25 Days to Better Drawings – Day Twenty-Three – Figure Drawing

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FIGURE DRAWING


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Description: Learn how to draw the human figure quickly and with accuracy using a simple four-step approach to gesture drawing.

Suggested Materials: 2B graphite pencil, kneaded eraser, and white drawing paper.

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Comments

25 Days to Better Drawings – Day Twenty-Three – Figure Drawing — 13 Comments

    • Hi Sapna,

      There’s no formula for this measurement, but I would say in most circumstances, it is approximately 1/3 to 1/2 of “head” down from the shape of the head. So this would mean that is around 1 and 1/2 or 1 and 1/3 “heads” from the top line.

    • Hi Sapna,

      Hang in there and keep practicing. The more that you practice this approach, the more natural it will feel to you and the more accurate your drawings will become.

  1. just curious: Figs 1-4, the indentation for the waist is considerably higher than where you put the waist line. Is this because (Fig 3 & 4) that is where you and this guy think his waist is; a gender proportion thing; or something else?

  2. I’m not sure if this is just my internet connection, but around the 36 minute mark (during the fourth gesture drawing) your voice from the beginning is speaking during the sections where you are quietly drawing the figure. It happens on and off through that segment.

    I enjoyed the challenge of this lesson.

  3. I realize that practice practice practice is the order of the day, however when I do the gesture drawing it looks SO out of proportion. I have even cut out figure 1 (yeah I made a paper doll) and had it right there beside what I was drawing and the drawing still looks alien. Torso way to long compared to legs. I am not giving up though.

  4. Hi Matt….
    Another truly well written course! Like your Secrets To Drawing Course, this course organized all bits of information into one cohesive whole making it easier to improve my drawing skills.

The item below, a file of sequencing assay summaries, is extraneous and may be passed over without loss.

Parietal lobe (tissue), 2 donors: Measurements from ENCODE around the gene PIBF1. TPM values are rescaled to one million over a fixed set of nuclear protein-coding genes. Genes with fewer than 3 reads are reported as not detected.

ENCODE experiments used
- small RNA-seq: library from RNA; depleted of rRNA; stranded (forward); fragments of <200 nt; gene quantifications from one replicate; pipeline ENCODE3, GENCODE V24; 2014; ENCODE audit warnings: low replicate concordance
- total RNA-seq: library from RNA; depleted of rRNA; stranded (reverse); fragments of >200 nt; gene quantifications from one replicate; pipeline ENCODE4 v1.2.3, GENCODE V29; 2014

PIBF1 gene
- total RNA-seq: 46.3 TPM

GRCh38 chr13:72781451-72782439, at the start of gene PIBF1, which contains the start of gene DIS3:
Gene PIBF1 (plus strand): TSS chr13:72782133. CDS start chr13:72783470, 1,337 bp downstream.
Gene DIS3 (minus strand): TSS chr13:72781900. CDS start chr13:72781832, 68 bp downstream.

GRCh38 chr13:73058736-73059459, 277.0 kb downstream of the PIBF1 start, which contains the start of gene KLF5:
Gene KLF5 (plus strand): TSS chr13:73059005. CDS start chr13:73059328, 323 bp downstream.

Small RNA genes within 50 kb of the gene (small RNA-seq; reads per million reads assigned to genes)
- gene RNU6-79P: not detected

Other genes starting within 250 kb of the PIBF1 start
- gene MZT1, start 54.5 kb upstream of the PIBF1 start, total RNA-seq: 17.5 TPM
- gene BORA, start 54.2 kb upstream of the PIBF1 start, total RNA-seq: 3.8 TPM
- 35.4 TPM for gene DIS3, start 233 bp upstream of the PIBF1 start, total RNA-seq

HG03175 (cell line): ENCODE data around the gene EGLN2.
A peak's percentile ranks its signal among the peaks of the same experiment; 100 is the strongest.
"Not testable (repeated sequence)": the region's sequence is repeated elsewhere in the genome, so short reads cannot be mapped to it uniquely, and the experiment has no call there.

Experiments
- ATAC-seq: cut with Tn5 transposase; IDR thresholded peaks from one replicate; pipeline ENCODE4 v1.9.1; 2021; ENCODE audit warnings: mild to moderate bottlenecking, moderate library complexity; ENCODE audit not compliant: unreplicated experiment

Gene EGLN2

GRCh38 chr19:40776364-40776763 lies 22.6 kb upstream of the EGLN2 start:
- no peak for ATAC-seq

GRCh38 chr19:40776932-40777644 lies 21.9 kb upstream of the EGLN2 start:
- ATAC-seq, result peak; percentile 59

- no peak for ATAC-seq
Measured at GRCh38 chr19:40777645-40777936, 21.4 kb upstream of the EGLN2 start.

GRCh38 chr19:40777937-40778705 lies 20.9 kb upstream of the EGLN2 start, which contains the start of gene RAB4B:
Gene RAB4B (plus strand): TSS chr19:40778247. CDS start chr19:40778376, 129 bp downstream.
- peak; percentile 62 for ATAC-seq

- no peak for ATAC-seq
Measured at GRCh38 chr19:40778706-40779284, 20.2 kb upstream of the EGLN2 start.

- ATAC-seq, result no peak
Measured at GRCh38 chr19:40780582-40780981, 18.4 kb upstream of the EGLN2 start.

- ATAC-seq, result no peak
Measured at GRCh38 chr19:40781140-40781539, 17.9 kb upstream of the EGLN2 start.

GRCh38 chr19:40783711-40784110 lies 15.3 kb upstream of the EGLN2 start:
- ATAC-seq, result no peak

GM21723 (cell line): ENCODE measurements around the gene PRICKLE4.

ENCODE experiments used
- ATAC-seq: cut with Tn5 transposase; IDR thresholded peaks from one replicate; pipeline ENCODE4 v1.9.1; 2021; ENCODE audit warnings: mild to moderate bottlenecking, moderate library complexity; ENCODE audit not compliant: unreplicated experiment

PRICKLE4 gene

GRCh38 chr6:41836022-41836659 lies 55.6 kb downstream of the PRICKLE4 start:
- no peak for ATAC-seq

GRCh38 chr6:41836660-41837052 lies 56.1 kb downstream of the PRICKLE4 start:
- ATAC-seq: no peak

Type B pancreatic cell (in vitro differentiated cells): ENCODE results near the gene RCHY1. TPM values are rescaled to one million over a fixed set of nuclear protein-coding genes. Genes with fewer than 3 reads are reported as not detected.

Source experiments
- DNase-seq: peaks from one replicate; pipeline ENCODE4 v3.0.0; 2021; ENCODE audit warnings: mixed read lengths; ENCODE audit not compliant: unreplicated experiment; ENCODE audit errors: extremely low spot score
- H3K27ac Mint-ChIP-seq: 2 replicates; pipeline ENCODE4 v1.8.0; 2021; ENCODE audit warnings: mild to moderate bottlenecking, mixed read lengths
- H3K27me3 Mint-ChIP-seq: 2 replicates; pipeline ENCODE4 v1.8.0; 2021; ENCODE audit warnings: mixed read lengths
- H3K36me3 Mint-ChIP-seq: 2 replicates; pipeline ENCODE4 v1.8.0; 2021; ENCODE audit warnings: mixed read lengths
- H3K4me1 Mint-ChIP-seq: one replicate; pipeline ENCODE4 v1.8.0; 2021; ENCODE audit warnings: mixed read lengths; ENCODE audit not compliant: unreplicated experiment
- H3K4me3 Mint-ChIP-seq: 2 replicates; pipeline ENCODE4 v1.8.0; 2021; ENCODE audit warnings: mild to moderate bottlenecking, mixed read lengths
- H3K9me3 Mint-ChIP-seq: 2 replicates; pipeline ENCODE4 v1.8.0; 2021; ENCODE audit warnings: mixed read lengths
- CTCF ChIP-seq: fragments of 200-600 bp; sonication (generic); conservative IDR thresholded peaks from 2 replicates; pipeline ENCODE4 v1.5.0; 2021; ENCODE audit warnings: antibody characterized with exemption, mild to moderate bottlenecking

That being said,I am having a really difficult time with this figure drawing lesson. My proportions seem very out of wack. When you say shoulder line, it appears you are actually referring to the collar bone. But I can’t seem to figure out which part of the body you are referring to when you say waist. Do you mean the area just below the rib cage near the solar plexus or lower by the hip? Also, are men’s waist higher or lower than a females waist? I am not sure and I think it is because I am not understanding what I should be looking for.
    Thank you for your help with this.

    • Georgiana,

      Thanks for your question. Perhaps you are overthinking things a little. Using this method, the shoulder and waist lines are really just observed points that help you begin drawing the figure. You really could pick any feature or location that you like. The general location of the shoulder and the waist however, can be recorded initially using a line – which of course is helpful. The line that I look for to describe the shoulder line extends straight from the top corner of each shoulder across the middle of the top of the chest. This line would indeed cross over the collar bone. The waist line that I record is typically located across the top of the pelvis. Describing this area as the “hips” would be accurate.

      As for men vs. women – every figure that you observe will have slightly different proportions. There is no body type that is specific for men compared to women. (Of course there are clear differences in the body shapes – women have wider hips, etc.) For example, some men have very long “legs” while some have very short ones. The same is true for women. Since every body type is different, it may actually be a hinderance to assume a specific set of rules (or a formula) for a man vs. a woman when it comes to proportion. We shouldn’t assume, for example, that all women have longer legs, arms, etc. because this isn’t true. Clearly, women have a different body shape than a man. But beyond this, there is isn’t a standard that applies to ALL women and ALL men.

      • Thank you, Matt, for your quick reply to my question. I love gesture drawing, but am so very bad at it. I probably am over thinking it. In the studio, I can take my time and use various methods and tools to measure my subjects to (eventually) get a fairly accurate rendering of the subject. But out in the field where time is of the essence, well, I just have a very hard time of it and my proportions are never right.
        Do you have any suggestions or ideas (or perhaps a mindset) that I can do or think before I start sketching to help me loosen up or not over think this? I really would like to improve this facit of my drawing.
        Thank you again for your help.

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